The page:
Later the nucleus of initial contributors was expanded by patients, their families and relatives seeking aid from their friends—and this primarily on the basis of membership dues ranging from $3 upward, with complimentary membership to patients who were unable to afford dues.
The society has literally been built and its work largely maintained through the funds and efforts of those whom it seeks to aid. It is unique, and it is deserving of widespread interest and support because its research, educational, and rehabilitation program has evidenced a progress which warrants, if not, indeed, demands, a nationwide appeal for support of broadened plans. Financial support for 1953
Particularly it is essential to continue and broaden research. It is worthy of note that in 1952 approximately 45 percent of funds received in the year were spent for research, 18 percent for lay and professional education, 18 percent for medical and patient services, and only 10 percent for administration, and 9 percent for organization and development of chapters.
The directors and medical advisory board of the society, in the light of demonstrated need for continuing existing research projects, inaugurating other such projects and expanding the educational and rehabilitation program of the society, and developing additional chapters, urgently require a broader base of financial support and an appeal generally, on a nationwide basis, for financial aid to the society and its chapters. Accordingly it is the plan of the society to launch in March 1933 a nationwide appeal in an effort to raise an aggregate of $1,200,000 through the efforts of the society and its chapters and for the use of the society and its chapters.
BOARD OF DIRECTORS OF NATIONAL MULTIPLE SCLEROSIS SOCIETY,
New York, N. Y.: We have examined the balance sheet of National Multiple Sclerosis Society (national headquarters) as of December 31, 1952, and the related statement of income, expenses, and grants for the year then ended. We did not examine the financial statements of the chapters of the society. Our examination was made in accordance with generally accepted auditing standards, and accordingly included such tests of the accounting records and such other auditing procedures as we considered necessary in the circumstances. It was not practicable for us to confirm by direct communication dues and contributions received from members or others, with respect to which we made test checks of records of dues and contributions with duplicates on file of receipts issued to contributors. Funds received from chapters of the society were confirmed to us by direct communication or accounted for by inspection of advices or reports on file.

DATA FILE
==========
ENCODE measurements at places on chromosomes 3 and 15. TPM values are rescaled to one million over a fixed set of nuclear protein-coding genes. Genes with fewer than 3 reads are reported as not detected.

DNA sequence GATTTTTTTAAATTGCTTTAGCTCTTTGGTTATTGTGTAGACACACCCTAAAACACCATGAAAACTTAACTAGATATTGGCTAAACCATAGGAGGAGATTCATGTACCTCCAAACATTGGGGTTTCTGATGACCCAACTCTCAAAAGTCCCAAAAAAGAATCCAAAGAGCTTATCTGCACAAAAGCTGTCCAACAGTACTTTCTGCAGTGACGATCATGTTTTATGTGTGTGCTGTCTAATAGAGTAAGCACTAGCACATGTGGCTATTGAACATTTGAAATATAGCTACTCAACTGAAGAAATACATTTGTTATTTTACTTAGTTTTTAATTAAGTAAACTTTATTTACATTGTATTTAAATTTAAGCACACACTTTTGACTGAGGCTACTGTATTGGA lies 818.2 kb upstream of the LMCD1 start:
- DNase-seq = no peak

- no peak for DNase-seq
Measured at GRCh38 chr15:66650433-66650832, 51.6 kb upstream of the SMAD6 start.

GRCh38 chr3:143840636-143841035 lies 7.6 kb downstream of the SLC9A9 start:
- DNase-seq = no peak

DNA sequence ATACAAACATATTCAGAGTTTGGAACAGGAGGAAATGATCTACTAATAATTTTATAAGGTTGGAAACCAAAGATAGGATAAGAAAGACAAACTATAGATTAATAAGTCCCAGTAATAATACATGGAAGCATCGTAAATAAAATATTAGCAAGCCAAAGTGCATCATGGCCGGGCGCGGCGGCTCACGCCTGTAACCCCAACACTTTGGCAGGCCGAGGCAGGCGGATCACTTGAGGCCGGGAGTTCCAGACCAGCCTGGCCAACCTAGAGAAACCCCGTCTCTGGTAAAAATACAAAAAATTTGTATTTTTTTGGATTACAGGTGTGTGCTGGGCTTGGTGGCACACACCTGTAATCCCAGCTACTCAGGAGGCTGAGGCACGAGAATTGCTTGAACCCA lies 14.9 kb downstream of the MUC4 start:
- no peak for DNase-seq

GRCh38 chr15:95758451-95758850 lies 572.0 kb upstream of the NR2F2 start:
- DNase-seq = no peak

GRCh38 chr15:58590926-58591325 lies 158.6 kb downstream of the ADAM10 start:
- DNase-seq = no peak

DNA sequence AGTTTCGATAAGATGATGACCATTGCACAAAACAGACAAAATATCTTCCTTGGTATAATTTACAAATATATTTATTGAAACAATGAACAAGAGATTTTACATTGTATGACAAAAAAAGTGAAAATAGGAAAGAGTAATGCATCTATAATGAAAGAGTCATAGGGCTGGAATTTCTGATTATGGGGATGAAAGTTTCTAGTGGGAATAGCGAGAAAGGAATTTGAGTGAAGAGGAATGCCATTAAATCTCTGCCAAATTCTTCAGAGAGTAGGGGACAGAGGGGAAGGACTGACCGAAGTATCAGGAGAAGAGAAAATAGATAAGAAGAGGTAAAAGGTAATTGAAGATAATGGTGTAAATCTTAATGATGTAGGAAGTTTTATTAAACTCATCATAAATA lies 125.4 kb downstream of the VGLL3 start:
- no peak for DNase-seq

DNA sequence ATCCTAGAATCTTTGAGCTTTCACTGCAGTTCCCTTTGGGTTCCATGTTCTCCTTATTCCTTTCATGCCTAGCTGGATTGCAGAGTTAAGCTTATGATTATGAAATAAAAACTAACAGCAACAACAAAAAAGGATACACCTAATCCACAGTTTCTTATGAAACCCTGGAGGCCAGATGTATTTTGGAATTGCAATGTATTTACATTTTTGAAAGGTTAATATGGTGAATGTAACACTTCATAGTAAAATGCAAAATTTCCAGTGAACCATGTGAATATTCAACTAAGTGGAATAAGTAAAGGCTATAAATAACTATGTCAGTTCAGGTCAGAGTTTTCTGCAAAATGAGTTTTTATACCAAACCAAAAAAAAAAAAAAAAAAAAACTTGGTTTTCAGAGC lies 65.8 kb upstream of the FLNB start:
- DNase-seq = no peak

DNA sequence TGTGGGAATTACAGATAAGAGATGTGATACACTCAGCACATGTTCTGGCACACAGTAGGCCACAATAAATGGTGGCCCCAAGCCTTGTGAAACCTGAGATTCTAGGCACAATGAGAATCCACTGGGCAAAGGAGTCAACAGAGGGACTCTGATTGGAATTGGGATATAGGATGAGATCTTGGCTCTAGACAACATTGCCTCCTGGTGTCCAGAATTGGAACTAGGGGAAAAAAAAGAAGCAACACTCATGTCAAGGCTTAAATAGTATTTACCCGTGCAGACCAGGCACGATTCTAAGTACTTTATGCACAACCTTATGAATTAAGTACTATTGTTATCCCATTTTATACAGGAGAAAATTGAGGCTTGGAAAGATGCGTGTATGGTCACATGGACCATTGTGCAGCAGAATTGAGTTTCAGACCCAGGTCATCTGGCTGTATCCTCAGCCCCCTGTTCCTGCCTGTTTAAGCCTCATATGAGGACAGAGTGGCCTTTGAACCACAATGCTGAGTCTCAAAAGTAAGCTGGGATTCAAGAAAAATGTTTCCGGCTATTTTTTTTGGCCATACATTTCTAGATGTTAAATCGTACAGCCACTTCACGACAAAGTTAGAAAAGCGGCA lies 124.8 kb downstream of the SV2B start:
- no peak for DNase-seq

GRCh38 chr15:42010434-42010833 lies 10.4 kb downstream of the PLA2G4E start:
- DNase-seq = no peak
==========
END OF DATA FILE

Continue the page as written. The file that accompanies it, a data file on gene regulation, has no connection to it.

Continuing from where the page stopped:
TI accounts of the society are maintained on the receipt and disbursement basis of accounting.
In our opinion, the accompanying balance sheet and statement of income, expenses, and grants present fairly the assets and fund balances of National Multiple Sclerosis Society (national headquarters) at December 31, 1952, and its income, expenses, and grants for the year then ended, on a basis consistent with that of the preceding year.
ERNST & ERNST. NEW YORK, N. Y., March 4, 1953.
Balance sheet-National Multiple Sclerosis Society (national headquarters)
Dec. 31, 1952
79, 837. 43 i Commitments for research grants amounted to approximately $65,715 at Dec. 31, 1952.
Statement of income, expenses, and grants-National Multiple Sclerosis Society
(National Headquarters)-Year ended Dec. 31, 1952